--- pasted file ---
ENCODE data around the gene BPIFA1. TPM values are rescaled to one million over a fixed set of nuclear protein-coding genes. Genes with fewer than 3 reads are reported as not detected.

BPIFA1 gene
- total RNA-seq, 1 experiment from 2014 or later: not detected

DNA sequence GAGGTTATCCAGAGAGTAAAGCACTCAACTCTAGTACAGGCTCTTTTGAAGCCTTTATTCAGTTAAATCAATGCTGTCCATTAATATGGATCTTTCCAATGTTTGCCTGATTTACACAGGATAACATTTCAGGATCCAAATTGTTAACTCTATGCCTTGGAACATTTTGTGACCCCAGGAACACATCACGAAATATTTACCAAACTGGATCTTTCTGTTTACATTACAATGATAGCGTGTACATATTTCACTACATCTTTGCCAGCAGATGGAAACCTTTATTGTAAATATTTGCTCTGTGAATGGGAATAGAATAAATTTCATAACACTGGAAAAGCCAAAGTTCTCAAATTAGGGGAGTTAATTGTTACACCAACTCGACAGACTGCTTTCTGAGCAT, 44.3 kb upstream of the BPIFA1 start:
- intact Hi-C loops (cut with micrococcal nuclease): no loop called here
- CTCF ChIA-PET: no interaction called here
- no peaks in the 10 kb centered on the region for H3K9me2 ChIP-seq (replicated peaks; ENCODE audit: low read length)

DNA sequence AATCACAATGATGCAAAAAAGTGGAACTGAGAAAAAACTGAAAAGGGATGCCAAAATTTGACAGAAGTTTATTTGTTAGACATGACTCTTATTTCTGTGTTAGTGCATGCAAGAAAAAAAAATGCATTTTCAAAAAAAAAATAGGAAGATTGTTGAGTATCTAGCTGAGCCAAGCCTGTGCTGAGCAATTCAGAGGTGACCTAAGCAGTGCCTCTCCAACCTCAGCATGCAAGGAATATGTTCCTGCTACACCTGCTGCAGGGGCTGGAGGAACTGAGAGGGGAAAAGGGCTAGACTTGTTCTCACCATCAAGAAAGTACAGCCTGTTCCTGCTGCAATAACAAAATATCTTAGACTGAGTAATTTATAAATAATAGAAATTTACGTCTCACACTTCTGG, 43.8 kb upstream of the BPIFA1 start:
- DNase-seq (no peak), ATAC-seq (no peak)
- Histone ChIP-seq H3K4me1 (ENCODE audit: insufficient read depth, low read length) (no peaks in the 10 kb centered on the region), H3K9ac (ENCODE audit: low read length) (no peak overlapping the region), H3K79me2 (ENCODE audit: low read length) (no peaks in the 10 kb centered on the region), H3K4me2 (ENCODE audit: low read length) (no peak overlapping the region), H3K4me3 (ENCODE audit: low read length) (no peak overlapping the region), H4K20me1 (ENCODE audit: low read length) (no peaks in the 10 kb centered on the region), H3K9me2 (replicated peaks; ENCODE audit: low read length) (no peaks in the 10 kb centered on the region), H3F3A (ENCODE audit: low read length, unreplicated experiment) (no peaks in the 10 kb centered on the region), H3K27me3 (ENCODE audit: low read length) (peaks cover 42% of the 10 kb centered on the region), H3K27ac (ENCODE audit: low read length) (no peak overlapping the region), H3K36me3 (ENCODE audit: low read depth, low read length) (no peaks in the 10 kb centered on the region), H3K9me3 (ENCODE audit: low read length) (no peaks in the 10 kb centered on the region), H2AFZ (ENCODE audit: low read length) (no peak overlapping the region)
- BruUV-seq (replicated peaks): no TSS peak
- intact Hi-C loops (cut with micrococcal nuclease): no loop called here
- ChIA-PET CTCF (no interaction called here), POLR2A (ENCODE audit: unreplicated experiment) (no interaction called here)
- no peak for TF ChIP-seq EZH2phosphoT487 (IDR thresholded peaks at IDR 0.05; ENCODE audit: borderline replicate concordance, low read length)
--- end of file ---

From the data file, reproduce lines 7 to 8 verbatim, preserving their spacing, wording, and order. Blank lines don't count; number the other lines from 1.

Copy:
- no peaks in the 10 kb centered on the region for H3K9me2 ChIP-seq (replicated peaks; ENCODE audit: low read length)

DNA sequence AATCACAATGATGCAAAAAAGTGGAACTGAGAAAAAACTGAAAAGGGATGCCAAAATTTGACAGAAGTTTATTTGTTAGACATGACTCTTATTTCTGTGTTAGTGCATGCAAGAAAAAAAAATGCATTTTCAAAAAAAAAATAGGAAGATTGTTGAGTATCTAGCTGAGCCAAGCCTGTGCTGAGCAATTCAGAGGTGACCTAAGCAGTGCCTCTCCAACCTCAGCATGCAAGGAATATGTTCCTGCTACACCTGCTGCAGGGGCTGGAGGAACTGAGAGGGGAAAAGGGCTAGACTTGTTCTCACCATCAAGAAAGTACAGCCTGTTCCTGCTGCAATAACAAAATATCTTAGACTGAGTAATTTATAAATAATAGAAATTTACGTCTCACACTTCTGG, 43.8 kb upstream of the BPIFA1 start: